“That’s Just the Way God Works”: How Not to Talk about the Homeless

Yes. God is black. Just like Santa Claus.
Yes. God is black. Just like Santa Claus.

Last week, the New York Times ran a five-part article, “Invisible Child,” an intensive, heart-wrenching look into the plight of one homeless family in New York City. It’s the kind of article that almost immediately goes viral (in this case, its popularity was fueled by a teasing tweet the night before it was posted online), the kind of article that almost everybody agrees is an essential read, despite its being close to novel-sized in length. With the glaring exception of the New York Post’s editorial board (which considers the piece “homeless hooey”), opinions were almost universally positive about “Invisible Child”, which highlights the experience of an adolescent girl, Dasani, as she navigates not only the difficulties of living in a run-down, rodent-infested homeless shelter, but also the trials of middle school and a chaotic family life. Of all the people who have publicly commented on the article, one notable voice was missing. Up until today, outgoing-mayor Mike Bloomberg had remained quiet on the story of Dasani and her family, but he finally broke that silence so that he could remind New Yorkers that the flaws in New York’s approach to homelessness were unfortunate but that ultimately the real bad guy in this situation is none other than God. Yes, that’s right. Bloomberg actually admitted that someone else has more power than he does. Sure, it’s the supreme being, but still. This is huge.

In one of his last press conferences, Bloomberg was asked about the story, and about his homeless policies in general, and responded by saying, “It’s fair to say that New York City has done more than any city to help the homeless and we should be very proud of that…this kid was dealt a bad hand. I don’t know quite why. That’s just the way God works. Sometimes some of us are lucky and some of us are not.” So let’s let that sink in for a minute. Bloomberg, who has always seemed to operate under the principle that nothing is inevitable and that change can and should come from mandated policy and that through institutions and government action people’s lives can improve, has suddenly become dismissive of all that and just shrugs off the fact that a family of ten spent 3 years in a one-room, bathroom-less homeless shelter because it’s God’s work.

Bloomberg’s callousness and deflection of blame with regards to Dasani’s situation are not entirely surprising. In the twelve years since Bloomberg was elected, New York’s homeless population has spiked to the highest levels of any city in America. While the Bloomberg administration has enacted a great deal of legislation designed to aid homeless families like Dasani’s, including reforms that “subsidized health care, childcare, job training, shelter, counseling and placement services and temporary cash assistance” for those in need, the city government has also made it much harder for the homeless to enter the shelter system in a way that will meaningfully benefit them and lead to permanent housing. Earlier this year, in an excellent piece in The New Yorker, Ian Frazier also wrote about New York’s homeless population and noted this about Bloomberg’s sometimes beneficent nature and what it’s contingent upon, “I think the contagious Bloomberg twinkle comes partly from the Mayor’s role as a sort of Santa figure. He works for the city for a dollar a year, he gives away his money by the hundreds of millions, and he manifestly has the city’s happiness and well-being at heart. Every rich person should be like him. His deputies and staffers twinkle with the pleasure of participating in his general beneficence, as well they should. “You can’t make a man mad by giving him money”—this rule would seem to be absolute. And yet sometimes people in the city he has done so much for still get mad at Bloomberg and criticize him. At the wrong of this, the proper order of things is undone, and the Bloomberg twinkle turns to ice.”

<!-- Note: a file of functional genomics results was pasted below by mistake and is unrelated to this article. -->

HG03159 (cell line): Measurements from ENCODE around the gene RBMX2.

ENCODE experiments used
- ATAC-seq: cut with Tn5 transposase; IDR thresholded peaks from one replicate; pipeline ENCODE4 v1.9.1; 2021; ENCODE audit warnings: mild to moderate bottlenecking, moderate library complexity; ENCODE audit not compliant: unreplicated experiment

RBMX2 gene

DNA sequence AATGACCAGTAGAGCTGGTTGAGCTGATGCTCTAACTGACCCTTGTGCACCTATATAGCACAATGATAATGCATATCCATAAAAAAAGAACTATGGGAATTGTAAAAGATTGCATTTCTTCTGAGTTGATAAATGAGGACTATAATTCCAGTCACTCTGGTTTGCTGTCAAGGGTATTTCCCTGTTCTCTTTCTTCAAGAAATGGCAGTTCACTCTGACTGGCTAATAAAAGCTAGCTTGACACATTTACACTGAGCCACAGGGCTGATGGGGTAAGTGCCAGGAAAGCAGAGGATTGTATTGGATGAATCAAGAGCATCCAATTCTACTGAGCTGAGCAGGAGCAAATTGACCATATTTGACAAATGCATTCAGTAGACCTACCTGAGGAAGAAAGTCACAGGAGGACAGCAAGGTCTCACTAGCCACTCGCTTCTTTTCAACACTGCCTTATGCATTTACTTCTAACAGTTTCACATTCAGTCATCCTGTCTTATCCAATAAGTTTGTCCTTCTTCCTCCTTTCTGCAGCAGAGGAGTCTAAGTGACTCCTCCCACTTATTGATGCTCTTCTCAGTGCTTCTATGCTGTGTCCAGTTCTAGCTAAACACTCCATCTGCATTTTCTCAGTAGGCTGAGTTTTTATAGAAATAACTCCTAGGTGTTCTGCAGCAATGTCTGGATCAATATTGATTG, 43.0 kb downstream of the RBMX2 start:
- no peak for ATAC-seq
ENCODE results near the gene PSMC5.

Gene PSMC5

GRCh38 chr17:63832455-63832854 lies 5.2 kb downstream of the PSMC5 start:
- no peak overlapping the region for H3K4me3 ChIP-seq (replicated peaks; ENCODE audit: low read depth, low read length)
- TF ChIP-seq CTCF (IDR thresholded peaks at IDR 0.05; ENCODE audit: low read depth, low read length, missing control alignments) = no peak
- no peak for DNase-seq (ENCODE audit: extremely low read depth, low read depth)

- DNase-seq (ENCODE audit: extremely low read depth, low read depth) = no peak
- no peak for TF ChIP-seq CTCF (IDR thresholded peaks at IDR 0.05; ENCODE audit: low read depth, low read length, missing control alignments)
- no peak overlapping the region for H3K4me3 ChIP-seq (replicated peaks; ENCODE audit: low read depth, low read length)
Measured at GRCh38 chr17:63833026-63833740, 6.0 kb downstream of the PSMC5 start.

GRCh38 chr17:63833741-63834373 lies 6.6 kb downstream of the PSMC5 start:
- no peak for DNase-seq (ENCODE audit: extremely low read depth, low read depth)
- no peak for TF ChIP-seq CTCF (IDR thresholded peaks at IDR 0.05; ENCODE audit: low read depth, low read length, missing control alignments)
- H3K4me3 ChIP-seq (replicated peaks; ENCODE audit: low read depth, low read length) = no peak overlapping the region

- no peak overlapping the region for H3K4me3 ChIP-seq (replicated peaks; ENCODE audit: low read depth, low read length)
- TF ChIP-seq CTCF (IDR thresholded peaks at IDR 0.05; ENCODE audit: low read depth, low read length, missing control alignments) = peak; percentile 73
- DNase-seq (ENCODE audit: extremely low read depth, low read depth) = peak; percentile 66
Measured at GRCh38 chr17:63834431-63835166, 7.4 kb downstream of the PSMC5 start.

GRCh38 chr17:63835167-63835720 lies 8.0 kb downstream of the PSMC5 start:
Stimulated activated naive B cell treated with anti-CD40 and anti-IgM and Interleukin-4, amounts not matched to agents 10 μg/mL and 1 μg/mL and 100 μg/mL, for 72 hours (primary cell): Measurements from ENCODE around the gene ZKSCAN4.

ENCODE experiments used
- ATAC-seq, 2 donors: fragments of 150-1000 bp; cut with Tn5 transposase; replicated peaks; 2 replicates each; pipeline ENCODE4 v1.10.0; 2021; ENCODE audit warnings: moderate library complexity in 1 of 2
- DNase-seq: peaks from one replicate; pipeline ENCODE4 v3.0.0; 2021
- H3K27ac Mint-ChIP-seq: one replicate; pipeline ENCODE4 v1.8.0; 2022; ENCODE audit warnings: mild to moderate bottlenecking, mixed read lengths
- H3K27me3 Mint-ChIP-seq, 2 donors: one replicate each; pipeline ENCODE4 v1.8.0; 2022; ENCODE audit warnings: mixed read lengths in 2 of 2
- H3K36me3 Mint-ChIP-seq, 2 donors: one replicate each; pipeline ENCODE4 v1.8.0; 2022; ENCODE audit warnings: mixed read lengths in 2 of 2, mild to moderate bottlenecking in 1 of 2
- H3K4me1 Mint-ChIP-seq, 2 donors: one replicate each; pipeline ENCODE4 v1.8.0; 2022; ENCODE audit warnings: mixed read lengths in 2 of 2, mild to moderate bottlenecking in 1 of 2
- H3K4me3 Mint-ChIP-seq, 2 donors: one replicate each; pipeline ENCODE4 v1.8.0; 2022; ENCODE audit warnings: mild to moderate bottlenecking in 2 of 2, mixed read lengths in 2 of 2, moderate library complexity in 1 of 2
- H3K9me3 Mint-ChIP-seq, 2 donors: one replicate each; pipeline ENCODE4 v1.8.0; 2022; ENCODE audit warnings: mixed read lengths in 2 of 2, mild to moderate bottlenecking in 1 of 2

This sums up Bloomberg and his legacy perfectly. It is clear that Bloomberg has done everything he thinks necessary to help the people of the city, including those who need the most help. However, when it comes to people who still haven’t been able to benefit in a substantial way, then Bloomberg not only loses all sympathy, but brushes off any personal responsibility. Such is the case with Dasani, whose parents are both jobless and dependent on methadone and have a whole host of other problems that impact the young girl and her seven siblings in a myriad of negative ways. Rather than figuring out a way to help people like this (and their children) Bloomberg sees them as being beyond help, even though they are the ones who need it the most. Instead, Bloomberg resorts to saying things like, “If you are poor and homeless you’d be better off in New York City than anyplace else.” Which, maybe that’s true. But “better off” clearly isn’t good enough. Not when children are living in housing “where mold creeps up walls and roaches swarm, where feces and vomit plug communal toilets, where sexual predators have roamed and small children stand guard for their single mothers outside filthy showers.” God isn’t going to put down roach traps and plunge toilets in public housing. That’s the city’s job. It was Bloomberg’s job. And it is one area in which he failed.

Follow Kristin Iversen on twitter @kmiversen


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